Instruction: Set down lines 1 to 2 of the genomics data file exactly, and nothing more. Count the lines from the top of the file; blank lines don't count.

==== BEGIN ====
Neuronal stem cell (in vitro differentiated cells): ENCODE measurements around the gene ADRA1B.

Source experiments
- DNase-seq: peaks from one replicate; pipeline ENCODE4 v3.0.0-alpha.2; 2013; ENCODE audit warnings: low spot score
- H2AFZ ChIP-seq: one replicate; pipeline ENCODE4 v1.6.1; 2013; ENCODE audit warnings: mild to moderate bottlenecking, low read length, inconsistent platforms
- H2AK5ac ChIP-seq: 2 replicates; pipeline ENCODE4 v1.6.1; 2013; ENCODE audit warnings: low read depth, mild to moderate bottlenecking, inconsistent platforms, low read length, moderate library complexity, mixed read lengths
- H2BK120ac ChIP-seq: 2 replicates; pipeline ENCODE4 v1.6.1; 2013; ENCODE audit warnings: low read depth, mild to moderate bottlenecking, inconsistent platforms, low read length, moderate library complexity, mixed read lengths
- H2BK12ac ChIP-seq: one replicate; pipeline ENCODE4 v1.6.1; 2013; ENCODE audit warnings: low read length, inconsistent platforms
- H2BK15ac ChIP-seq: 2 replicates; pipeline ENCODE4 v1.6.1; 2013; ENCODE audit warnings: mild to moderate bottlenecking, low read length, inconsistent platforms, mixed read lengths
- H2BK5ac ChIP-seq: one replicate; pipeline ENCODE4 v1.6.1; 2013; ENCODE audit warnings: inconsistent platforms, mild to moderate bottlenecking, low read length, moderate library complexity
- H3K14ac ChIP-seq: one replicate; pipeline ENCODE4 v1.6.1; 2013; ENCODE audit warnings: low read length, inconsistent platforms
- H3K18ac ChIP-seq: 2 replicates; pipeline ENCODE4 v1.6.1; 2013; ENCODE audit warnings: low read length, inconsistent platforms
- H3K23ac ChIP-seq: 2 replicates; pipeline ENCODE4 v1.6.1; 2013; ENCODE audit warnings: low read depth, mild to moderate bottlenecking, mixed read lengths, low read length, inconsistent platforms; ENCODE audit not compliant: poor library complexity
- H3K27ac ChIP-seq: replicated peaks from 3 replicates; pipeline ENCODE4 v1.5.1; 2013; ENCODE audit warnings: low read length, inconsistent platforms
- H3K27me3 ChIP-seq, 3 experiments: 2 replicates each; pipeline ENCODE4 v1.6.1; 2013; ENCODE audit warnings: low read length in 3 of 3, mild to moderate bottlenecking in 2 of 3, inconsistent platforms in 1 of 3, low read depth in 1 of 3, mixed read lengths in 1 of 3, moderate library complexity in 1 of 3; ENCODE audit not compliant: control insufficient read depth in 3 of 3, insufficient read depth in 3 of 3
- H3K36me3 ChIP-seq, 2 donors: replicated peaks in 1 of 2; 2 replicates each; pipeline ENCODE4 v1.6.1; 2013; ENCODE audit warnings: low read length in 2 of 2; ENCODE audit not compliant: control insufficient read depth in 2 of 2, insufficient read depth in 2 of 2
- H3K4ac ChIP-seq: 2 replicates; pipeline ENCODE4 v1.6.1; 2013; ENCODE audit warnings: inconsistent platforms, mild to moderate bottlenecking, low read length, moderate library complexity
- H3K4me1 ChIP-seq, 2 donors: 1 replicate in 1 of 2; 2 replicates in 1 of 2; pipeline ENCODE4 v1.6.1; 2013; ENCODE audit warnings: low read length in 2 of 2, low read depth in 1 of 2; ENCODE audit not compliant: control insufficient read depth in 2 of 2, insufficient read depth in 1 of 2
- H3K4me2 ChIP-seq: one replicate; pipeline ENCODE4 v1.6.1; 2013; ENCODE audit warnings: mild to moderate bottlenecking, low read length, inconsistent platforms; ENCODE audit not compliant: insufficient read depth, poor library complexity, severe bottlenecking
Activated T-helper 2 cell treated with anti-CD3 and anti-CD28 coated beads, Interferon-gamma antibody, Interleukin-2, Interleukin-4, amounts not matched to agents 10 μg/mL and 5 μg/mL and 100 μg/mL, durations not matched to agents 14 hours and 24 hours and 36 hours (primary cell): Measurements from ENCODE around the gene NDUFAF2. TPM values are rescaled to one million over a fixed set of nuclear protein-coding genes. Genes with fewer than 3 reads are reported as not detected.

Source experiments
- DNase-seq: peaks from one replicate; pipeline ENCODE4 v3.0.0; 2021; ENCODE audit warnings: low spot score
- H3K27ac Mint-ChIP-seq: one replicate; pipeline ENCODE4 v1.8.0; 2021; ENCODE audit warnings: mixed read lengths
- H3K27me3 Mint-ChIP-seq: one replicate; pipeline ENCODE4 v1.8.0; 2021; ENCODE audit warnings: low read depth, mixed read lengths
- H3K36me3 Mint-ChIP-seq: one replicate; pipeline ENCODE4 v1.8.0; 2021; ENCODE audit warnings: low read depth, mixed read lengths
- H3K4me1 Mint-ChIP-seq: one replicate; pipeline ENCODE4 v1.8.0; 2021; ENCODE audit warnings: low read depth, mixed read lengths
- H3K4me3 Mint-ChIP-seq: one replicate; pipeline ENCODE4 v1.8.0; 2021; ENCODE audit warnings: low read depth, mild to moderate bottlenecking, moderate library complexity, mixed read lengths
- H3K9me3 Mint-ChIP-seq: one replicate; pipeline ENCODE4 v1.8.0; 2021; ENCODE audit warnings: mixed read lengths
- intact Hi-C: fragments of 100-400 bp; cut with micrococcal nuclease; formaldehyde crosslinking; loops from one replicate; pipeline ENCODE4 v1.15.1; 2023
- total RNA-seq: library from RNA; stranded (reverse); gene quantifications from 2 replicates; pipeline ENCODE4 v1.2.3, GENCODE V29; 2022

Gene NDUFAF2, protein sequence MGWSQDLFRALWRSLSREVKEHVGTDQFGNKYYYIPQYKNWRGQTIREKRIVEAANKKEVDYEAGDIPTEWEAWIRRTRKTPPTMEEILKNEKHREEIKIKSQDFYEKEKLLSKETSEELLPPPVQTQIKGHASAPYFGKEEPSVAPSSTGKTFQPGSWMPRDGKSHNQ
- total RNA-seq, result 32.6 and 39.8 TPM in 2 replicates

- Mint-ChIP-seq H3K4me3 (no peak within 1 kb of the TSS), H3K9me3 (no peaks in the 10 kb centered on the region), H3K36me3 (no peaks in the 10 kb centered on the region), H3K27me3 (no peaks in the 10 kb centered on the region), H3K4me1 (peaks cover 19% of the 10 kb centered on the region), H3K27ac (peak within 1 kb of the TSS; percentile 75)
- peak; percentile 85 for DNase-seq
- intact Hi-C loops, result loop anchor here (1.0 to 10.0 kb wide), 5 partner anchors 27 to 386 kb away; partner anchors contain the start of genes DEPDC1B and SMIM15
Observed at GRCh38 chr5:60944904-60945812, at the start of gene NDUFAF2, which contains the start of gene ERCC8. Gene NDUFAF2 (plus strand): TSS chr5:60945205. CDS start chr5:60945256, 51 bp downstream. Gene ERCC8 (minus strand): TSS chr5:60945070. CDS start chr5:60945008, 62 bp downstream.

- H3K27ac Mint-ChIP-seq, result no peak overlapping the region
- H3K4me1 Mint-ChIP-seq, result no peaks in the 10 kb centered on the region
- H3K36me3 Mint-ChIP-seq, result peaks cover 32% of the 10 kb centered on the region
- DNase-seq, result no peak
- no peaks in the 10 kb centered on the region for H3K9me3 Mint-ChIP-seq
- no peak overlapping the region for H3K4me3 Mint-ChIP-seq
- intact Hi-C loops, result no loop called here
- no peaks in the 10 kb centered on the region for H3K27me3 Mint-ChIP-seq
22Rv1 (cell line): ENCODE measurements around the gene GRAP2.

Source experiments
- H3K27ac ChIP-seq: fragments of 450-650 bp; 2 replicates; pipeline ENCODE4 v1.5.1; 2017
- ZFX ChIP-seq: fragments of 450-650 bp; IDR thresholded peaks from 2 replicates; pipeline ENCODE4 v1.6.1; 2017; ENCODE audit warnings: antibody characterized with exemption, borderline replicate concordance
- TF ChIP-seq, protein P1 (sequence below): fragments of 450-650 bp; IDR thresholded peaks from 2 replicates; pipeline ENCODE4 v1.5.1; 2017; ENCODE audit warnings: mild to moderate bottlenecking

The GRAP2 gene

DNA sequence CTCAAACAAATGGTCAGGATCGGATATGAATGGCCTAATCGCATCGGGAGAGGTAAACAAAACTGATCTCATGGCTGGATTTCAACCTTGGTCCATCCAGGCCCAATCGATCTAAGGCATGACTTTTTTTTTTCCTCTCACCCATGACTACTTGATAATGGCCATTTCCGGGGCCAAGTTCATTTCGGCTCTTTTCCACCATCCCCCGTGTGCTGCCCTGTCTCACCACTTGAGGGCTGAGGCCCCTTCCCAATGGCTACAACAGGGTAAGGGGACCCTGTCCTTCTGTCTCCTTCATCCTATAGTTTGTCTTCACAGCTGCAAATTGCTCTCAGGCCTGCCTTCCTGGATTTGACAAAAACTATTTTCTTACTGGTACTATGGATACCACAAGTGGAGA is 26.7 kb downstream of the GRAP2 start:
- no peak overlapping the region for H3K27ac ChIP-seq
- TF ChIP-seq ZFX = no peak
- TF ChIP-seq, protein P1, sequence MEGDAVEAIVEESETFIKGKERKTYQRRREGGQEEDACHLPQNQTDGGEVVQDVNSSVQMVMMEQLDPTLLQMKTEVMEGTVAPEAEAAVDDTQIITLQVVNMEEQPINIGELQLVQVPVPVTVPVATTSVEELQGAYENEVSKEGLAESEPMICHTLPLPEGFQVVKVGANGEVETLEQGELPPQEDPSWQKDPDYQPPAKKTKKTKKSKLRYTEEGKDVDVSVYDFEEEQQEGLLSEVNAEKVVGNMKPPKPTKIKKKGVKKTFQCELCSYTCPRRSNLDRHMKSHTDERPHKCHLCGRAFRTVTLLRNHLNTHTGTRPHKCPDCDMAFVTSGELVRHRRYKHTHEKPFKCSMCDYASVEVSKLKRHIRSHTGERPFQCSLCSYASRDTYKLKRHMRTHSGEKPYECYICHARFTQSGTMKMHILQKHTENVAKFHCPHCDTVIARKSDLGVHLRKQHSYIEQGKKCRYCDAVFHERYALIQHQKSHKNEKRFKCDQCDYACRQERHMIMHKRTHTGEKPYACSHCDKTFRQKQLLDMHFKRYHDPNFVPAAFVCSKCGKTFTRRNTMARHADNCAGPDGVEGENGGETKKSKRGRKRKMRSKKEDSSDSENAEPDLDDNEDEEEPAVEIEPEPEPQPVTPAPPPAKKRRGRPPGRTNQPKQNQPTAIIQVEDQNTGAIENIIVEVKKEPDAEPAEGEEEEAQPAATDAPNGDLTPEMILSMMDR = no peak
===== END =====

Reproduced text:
Neuronal stem cell (in vitro differentiated cells): ENCODE measurements around the gene ADRA1B.

Source experiments